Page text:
The way that we interact with each other can be a complicated old thing, especially when in an environment as creative and diverse as Second Life, where cultures, individuality and personalities can collide far more frequently and, occasionally destructively, than they might do in a real world setting.
There’s a lot of emotional juggling that we have to do in order to stay on top of things, as well as a whole host of behaviour modifications that we often have to get to grips with ‘on the fly’, otherwise we run the risk of offending others, creating bad feeling and alienating ourselves from those with whom we share a social space. Then there’s the tension that exists between being authentic and true to yourself or fitting in with the status quo – not something that I personally struggle with, since I’ll always do what comes naturally, even if some may feign offence at it, or alternatively, I’ll absent myself from the situation rather than affect a fake persona.
What can make things even trickier is that the rules we’re expected to follow are rarely written down or made explicit. There are, of course, global rules enshrined in the SL TOS and Community Standards, and general guidance that can be inferred from sim ratings, and we’ve all found ourselves at some time in a new location, being pestered by a persistent greeter imploring is to read the sim rules, nobody wants this to be the norm, and most of us would like our virtual lives to be unhindered by such draconian measures and left to moderate our own behaviors, using common sense and instinct, and the behavioral clues that can be picked up from those around us. Unfortunately, however, these can be often misleading and misunderstood, especially when context can change everything.
Take the example of a friend of mine who recently got a telling-off for inappropriate behaviour. The circumstances, in this case, were misleading – he was partying with a bunch of people whom he frequently partied with; behaving in a manner that – whilst it might raise eyebrows in some contexts – was the norm in that company especially in a party situation, and at any other time, nothing would have been said. So why the telling-off? It was a different club to the usual… Same people same atmosphere, same reason for being there, but different venue with – apparently – different standards. He’d been caught out by assuming it was business as usual, because all the signs he was unconsciously seeing said so.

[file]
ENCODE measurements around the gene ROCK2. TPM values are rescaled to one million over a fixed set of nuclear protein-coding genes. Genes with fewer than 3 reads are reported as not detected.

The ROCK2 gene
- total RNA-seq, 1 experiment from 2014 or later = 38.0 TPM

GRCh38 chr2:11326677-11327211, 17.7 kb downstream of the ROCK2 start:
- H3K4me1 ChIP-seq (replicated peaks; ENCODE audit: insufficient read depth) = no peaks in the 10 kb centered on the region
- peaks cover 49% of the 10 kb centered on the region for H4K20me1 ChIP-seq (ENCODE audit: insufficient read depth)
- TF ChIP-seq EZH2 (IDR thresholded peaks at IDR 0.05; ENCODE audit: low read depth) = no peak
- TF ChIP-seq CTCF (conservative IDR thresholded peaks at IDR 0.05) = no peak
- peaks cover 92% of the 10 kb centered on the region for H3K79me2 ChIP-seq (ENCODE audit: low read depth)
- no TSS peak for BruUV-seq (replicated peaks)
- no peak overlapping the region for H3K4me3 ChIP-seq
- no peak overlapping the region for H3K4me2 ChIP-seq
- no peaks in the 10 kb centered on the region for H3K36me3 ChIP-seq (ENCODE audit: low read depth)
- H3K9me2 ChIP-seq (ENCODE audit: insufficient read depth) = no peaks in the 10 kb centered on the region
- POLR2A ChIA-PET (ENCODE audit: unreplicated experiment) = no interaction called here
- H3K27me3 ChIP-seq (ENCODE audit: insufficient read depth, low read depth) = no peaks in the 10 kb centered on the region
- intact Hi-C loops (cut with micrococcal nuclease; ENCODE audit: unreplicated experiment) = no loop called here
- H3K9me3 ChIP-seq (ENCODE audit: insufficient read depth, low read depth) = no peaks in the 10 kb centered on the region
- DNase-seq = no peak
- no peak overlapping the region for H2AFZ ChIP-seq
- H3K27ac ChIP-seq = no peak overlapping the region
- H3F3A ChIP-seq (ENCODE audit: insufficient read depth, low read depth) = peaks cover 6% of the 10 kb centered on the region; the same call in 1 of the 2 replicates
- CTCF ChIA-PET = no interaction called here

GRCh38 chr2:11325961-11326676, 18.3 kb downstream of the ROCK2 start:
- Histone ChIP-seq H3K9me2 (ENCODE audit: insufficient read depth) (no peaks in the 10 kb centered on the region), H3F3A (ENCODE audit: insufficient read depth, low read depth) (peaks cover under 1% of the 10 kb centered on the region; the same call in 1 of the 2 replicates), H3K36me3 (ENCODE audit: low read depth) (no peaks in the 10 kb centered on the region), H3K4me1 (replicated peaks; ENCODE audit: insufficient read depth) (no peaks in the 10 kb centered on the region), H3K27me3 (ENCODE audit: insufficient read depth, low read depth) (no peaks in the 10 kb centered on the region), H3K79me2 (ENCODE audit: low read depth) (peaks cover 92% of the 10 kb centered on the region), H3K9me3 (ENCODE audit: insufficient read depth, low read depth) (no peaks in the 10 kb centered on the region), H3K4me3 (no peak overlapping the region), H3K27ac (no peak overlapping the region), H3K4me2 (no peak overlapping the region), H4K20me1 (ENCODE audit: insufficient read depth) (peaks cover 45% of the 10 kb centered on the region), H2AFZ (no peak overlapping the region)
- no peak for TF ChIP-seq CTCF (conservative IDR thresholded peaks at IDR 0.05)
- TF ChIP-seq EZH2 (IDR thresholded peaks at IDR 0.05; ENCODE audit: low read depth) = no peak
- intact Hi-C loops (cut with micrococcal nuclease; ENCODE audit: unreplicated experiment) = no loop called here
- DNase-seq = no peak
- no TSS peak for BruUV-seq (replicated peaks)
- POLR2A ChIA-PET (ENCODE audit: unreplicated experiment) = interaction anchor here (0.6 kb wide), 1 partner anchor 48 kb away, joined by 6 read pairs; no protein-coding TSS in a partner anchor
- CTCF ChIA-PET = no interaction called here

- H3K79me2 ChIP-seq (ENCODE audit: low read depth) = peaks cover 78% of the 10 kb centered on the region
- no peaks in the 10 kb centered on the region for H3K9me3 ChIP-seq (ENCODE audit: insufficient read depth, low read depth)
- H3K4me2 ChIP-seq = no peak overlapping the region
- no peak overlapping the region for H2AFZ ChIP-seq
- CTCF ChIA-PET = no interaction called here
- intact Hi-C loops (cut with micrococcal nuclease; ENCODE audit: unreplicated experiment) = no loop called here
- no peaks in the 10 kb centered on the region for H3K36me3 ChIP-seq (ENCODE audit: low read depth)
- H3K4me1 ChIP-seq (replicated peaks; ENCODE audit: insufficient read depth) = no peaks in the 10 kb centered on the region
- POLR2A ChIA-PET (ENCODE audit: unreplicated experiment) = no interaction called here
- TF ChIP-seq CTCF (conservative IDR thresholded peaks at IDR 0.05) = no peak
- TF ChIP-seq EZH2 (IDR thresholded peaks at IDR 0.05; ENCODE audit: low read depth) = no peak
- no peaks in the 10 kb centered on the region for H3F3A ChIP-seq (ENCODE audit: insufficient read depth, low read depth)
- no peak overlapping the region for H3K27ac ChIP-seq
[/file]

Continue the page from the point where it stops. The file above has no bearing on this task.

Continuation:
There’s a fine line to be drawn inworld between doing whatever you want – because this is SL – and holding back, because you don’t want to upset other people. And it’s so easy to fall foul of this, rather arbitrary distinction: Say the wrong thing out of context, decline someone’s offer of a dance or a freebie, not turn up for an event, fail to respond to an unsolicited IM or TP, being busy elsewhere when somebody wants your company, log out when you intended to, which just happens to coincide with someone wanting a chat… The list of potential tripwires is extensive, and so much of it can depend on the setting, the mood and not knowing what you’ve landed yourself into, that it’s amazing most of us manage to get on with each other, most of the time!
It’s can be a downward spiral too… Once we’ve tarred ourselves with the brush of being that person whose timing sucked and LOL’d right at the point the tragic news of someone’s death was announced, things always seem to go downhill: A joking comment gets interpreted as sarcasm, then your absence at the next gathering becomes suddenly noteworthy, and – before you know it – you’ve become a social pariah, scorned and reviled, and all because you accidentally caused offence when absolutely none was intended. We broke the unwritten, unspoken, unexplained rules, and we pay the price ten times over.
But, this is SL and we should be able to break the rules, even the ones that might cause offence. Unlike the real world, it’s a relatively simple matter to deal with things that we don’t particularly like – mute, block, derender and then carry on. Hell, I once muted half my friend’s list for weeks because all they would ever talk about was football!
SL is a great place for making friends, but it’s also a crazy melting pot for the forging of drama, grief and misrepresentation. I sometimes think that maybe we should occasionally step back, take a deep breath and remember that it’s all supposed to be fun – and maybe we should also take a good long look at ourselves while we’re at it, just in case we might have unintentionally broken the odd rule or two, and maybe offer a virtual olive branch of reconciliation.
Of course, if you’re like me, you probably did it on purpose… And there’s absolutely no hope for you!
I look to the future it makes me cry
And I just hope that you can forgive us
But everything must go… Go… Go… Go…
Chemical Brothers – Everything Must Go